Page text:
MINNEAPOLIS (WCCO) — Jumping in feet first isn’t just a phrase at the Ridgedale YMCA.
It’s part of the training to ensure a group of avid swimmers can soon fill an essential need, according to aquatics director Meagan Matrejek.READ MORE: More Than 300 Afghan Refugees May Soon Be Resettled In Minnesota
“They will walk away with a lifeguarding certification, CPR for the professional rescuer, first aid, and in this class they’ll also be learning administering emergency oxygen,” Matrejek said.
A lifeguard shortage is hitting the Twin Cities and greater Minnesota, forcing some pools to close and beaches go unsupervised. St. Cloud is closing all seven of its wading pools for the entire summer. The city says COVID-19 restrictions were rolled back too late for it to budget for pool operations and salaries for lifeguards. Splash pads will stay open.
As of late May, YMCA locations between the Twin Cities and Rochester had 400 openings for lifeguards, swim instructors and coaching positions. If there’s any good news, Matrejek said training courses are quickly filling up. Normally, her location holds 10 courses between May and June. This year, though, it’s half that amount.
“[We’re] struggling to find staff to not only run certification classes but simply lifeguard the pools, teach swimming lessons, and it’s just a trickle effect that effects every single program we run,” she said.
When the pandemic forced pools and beaches to close last summer, certified lifeguards had to find new jobs, and not everyone has come back this summer.
Drew Aldrich drove down from Hibbing to take the class at the Ridgedale location after courses up north were already full.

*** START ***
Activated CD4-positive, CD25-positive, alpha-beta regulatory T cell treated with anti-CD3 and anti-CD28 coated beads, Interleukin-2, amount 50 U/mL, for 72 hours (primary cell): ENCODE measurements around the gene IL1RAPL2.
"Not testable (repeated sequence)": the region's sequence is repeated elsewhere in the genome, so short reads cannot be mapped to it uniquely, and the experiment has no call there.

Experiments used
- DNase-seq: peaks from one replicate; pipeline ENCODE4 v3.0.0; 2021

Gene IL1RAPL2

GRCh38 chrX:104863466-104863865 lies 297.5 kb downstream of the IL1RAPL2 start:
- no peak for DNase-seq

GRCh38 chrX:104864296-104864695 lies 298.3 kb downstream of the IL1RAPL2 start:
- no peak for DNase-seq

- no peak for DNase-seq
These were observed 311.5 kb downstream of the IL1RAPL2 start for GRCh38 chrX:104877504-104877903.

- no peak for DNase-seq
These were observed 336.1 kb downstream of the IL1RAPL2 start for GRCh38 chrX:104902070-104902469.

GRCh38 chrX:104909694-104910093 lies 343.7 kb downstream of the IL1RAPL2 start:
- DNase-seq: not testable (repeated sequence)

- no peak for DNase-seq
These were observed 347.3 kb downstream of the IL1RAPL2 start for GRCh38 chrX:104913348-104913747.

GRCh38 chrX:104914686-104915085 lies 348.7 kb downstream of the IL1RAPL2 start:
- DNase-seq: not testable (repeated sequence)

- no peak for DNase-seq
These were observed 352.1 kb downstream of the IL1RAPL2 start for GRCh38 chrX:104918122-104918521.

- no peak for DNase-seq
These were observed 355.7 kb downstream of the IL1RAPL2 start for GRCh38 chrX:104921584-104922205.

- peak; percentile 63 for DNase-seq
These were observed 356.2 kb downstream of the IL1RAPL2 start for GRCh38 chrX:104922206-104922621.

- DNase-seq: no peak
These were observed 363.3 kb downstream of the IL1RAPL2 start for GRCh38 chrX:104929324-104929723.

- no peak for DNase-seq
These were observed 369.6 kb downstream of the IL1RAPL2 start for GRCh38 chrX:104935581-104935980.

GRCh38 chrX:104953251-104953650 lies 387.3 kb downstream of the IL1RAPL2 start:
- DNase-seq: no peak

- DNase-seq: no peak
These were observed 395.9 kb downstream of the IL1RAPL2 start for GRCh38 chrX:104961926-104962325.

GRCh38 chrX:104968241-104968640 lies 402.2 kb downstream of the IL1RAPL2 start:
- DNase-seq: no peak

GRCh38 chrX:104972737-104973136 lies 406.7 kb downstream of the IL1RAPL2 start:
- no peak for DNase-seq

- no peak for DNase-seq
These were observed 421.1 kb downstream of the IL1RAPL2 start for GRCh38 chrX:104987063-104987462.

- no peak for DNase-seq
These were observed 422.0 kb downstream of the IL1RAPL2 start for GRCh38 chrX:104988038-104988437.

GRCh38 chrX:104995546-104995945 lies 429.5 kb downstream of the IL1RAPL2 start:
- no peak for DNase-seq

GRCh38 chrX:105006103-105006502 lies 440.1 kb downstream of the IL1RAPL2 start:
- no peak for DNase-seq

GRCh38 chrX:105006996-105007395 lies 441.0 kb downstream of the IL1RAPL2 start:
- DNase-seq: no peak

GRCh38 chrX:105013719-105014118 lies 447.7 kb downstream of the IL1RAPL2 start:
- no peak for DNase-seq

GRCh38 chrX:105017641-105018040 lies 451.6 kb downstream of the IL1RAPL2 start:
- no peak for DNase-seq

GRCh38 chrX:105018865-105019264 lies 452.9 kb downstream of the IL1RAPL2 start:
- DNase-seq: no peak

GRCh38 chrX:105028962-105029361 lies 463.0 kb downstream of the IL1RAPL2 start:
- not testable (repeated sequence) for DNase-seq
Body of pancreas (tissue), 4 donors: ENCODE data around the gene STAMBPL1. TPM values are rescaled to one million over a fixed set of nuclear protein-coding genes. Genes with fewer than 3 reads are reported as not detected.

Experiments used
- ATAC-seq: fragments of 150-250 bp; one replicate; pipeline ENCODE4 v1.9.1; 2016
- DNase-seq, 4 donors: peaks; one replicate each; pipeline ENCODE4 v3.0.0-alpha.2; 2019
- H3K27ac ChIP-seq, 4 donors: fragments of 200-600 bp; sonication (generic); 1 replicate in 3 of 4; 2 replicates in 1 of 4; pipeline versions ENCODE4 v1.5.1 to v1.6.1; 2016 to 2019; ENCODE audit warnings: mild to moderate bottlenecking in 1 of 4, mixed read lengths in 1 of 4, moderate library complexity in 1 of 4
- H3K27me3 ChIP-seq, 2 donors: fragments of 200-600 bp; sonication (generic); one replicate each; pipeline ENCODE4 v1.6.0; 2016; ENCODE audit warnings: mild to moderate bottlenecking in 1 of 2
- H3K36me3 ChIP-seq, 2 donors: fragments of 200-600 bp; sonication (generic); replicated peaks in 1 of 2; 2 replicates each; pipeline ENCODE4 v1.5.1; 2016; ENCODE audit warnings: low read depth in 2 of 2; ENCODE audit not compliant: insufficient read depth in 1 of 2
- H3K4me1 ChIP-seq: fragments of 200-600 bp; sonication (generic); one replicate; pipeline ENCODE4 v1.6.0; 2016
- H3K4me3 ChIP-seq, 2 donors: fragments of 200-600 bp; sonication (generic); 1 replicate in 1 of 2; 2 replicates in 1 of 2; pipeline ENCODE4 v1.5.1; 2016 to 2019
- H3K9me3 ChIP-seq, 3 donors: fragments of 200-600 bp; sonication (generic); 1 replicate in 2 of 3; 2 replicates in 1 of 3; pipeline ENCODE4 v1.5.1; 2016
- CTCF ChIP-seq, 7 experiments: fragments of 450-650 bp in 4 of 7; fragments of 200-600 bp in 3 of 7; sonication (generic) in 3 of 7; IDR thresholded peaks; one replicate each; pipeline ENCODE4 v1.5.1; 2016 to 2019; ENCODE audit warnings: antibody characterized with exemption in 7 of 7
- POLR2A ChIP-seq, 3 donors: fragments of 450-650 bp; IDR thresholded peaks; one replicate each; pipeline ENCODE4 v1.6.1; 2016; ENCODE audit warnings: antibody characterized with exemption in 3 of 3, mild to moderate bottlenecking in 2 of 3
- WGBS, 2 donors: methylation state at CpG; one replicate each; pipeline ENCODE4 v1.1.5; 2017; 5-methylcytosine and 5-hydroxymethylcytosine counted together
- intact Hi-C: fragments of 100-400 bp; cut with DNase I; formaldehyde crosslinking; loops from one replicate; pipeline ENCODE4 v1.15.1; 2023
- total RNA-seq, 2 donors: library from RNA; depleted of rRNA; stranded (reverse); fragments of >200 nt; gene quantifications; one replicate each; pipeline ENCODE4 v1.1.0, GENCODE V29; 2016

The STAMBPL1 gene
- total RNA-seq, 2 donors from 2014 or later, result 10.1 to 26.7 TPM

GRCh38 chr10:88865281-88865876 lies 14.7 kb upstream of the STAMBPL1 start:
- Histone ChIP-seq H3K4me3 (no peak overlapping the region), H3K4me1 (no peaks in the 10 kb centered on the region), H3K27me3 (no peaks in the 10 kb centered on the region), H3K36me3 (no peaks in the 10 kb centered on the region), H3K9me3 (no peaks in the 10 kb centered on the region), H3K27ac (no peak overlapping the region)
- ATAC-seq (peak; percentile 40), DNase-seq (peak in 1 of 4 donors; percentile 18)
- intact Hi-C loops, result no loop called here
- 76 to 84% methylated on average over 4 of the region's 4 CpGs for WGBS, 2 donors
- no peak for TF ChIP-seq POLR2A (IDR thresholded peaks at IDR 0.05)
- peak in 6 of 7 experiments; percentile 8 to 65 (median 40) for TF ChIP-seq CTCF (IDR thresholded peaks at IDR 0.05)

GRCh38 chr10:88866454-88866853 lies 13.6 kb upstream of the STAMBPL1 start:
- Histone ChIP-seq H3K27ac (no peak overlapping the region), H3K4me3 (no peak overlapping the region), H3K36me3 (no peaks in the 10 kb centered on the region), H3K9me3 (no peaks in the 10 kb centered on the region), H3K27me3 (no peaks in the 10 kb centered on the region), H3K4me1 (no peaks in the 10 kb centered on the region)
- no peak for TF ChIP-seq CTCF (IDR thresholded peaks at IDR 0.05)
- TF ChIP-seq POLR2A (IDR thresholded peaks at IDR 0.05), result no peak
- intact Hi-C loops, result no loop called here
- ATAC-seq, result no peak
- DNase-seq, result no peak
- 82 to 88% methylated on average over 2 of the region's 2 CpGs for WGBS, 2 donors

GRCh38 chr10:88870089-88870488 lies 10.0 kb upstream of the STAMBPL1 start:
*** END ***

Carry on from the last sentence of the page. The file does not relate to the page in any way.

“One of my really good friends is a lifeguard up where I’m going to work and she told me that they have no one, and I’m like, ‘I just want to help her out there,’” Aldrich said.READ MORE: MN Supreme Court: Early Election Mpls. Ballots Don’t Need To Inform Voters That Charter Amendment Wouldn't Be Counted
He’s staying with a family member in town as he completes the 21-hour course across four days.
“It’s a hard job, it is, but it’s also so rewarding,” Aldrich said.
While the shortage is one reason why the students were in the water Monday, they say reports of people struggling or drowning in pools and lakes recently is giving them extra motivation to get trained. Maya Rice is already a swim instructor with the YMCA, but she decided to step up and fill the need for lifeguards.
“I’ve heard about lots of, you know, sad incidents of kids drowning or going too far or just pushing themselves in ways that they really shouldn’t have,” Rice said.
“Having that knowledge of CPR is also good in the situations outside of the pool.”
The YMCA has raised the starting hourly wage for lifeguards to entice applicants. It’s also offering to cover training costs. Matrejek said most of the training courses for the month of June are full or nearing capacity. However, registration for courses in July opens this week.
Click here for more information on upcoming courses. Those who hold a current Red Cross Lifeguarding certificate or an expired one — between March 15, 2020 and June 30, 2021 — can renew their certification by taking a provisional lifeguarding review class.MORE NEWS: Chauvin Pleads Not Guilty To Allegedly Violating Teen's Civil Rights In 2017
Typically, lifeguards must hold current certification to take the review course.